Court Cupboards

Court cupboards can date from as early as the 16th century, they were a notable feature in many an Elizabethan, and Tudor aristocratic household. The name ‘Court’ is thought to refer to the French word “courts” which when translated, means short; an apt description of being squat in stature.
There were two main styles of court cupboard; one in which the shelves were open, and the other where the upper shelf is usually enclosed with cupboard doors.
An Elizabethan court cupboard generally had three shelves supported by elaborate pilasters with carved motifs. Some had a drawer in the middle shelf, and many displayed a decorative frieze at the top. Budding collectors should be interested in the design of the shelf supports; one of the most desired forms has a carved bulb between ringed stems on the pilasters, which is may resemble a ‘cup-with-cover’.

IMG_2637ED1900s Oak Court Cupboard
These pieces of furniture have a unique quality and character;  we believe this particular piece to be Circa 1900s, made in quality solid oak with intricate carved doors, turned and carved shelf supports, acorn finials and ball feet.
It has a second shallow cupboard, behind the front facing cupboard, which is believed to have been additional storage for excess table extension planks when they weren’t in use. All the cupboard doors lock with original key supplied.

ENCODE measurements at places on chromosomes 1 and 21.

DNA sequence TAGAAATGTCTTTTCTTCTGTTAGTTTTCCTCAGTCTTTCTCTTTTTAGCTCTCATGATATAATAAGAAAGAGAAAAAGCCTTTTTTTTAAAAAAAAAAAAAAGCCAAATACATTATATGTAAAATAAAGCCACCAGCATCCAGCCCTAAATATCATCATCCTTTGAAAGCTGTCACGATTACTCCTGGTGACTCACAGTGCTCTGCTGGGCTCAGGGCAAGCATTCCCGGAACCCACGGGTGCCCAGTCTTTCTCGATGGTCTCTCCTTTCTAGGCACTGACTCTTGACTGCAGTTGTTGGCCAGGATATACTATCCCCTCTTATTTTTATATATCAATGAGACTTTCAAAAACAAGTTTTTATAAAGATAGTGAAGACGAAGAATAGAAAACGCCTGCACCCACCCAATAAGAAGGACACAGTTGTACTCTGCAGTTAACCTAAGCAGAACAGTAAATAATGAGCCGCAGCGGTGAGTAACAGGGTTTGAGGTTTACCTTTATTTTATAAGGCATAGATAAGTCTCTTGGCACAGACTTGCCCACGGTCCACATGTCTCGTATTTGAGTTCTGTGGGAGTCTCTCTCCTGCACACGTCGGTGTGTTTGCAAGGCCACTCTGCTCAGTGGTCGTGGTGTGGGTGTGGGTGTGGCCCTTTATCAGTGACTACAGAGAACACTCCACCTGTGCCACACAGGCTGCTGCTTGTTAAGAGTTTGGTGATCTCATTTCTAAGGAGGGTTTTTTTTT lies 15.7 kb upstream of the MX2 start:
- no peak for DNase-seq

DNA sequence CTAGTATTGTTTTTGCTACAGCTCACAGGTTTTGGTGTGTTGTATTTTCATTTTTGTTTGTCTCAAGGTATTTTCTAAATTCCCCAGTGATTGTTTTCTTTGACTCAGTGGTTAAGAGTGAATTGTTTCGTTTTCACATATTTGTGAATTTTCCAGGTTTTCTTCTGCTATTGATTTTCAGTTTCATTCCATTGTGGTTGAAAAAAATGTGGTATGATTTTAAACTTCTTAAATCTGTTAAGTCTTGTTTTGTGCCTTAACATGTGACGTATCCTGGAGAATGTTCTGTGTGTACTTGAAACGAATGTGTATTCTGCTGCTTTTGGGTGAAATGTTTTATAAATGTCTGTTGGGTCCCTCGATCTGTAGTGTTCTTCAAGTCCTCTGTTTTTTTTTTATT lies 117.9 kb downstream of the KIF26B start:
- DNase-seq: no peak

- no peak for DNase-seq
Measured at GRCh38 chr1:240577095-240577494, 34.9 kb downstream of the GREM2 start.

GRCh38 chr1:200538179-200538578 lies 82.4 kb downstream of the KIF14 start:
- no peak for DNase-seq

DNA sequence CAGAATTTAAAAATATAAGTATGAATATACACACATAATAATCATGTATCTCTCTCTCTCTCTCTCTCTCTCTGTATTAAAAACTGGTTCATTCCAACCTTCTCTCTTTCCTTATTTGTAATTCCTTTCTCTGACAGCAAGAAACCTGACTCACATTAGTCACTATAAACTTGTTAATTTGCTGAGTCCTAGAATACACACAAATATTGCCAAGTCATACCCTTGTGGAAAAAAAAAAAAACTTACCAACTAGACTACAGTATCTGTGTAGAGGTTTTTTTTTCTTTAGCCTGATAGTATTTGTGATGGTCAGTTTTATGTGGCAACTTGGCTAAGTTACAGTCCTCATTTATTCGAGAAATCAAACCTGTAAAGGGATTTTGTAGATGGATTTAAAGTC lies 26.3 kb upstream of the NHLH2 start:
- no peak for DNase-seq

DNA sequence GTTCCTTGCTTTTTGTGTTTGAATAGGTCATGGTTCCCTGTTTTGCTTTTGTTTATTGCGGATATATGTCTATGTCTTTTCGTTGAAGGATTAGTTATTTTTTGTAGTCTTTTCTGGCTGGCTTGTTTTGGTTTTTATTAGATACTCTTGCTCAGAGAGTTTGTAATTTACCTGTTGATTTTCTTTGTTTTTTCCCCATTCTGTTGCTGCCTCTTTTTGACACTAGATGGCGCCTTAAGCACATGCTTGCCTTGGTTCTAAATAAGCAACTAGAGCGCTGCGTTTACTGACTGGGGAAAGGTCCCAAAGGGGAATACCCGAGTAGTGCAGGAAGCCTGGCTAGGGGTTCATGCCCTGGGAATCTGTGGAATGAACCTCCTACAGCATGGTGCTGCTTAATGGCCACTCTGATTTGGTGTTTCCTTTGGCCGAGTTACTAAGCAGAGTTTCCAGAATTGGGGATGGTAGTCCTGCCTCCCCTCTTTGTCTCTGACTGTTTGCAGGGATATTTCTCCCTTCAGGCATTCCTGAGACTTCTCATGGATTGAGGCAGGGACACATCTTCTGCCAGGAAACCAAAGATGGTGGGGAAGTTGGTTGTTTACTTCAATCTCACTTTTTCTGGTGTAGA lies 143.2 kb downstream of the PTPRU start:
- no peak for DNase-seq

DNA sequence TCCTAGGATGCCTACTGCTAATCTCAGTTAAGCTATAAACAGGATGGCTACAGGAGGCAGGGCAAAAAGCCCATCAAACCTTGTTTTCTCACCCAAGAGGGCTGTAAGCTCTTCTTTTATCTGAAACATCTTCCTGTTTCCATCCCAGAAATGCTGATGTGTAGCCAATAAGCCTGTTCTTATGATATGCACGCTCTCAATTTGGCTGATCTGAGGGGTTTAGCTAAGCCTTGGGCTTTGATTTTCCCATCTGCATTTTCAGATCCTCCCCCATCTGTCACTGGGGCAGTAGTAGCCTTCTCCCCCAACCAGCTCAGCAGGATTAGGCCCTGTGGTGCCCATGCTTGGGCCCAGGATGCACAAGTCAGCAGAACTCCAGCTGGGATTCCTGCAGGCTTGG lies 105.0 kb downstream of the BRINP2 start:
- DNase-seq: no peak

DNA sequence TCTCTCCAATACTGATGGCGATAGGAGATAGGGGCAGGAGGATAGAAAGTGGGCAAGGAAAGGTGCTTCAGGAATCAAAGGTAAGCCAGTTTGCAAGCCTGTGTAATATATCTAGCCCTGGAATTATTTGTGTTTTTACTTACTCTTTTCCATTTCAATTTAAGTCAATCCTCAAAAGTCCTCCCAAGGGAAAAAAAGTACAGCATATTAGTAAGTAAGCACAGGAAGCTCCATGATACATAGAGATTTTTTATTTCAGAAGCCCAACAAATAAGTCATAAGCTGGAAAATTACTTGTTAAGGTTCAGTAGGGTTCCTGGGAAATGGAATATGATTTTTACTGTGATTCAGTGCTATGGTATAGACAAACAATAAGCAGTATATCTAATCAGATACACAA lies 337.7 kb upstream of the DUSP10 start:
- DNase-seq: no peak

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The traditional court cupboard in its natural wood finish and heritage style is making a comeback, but its brooding look is not to every taste, and similar pieces have lost their appeal during the more recent commercial and mass produced period. But as vintage, antique and shabby chic styles have become more fashionable and sought after, the traditional court cupboard’s impressive designs are now in great demand; either in their original finish or painted in an array of creative finishes to fit with your personal style and décor.

Here are a couple of examples of how a few of coats of paint and some imagination can transform a piece to look completely different and more suited to it’s surroundings.

Probably the best-known contemporary reference to court cupboards is in William Shakespeare’s play ‘Romeo and Juliet’ in which the order is given for the hall of Capulet’s house to be cleared for dancing “Away with the joint-stools, remove the court-cupboard, look to the plate!”

About resourcevintage2014

Fabulous Upcycled Midcentury and Vintage Furniture, handfinished by Volunteers and Trainees
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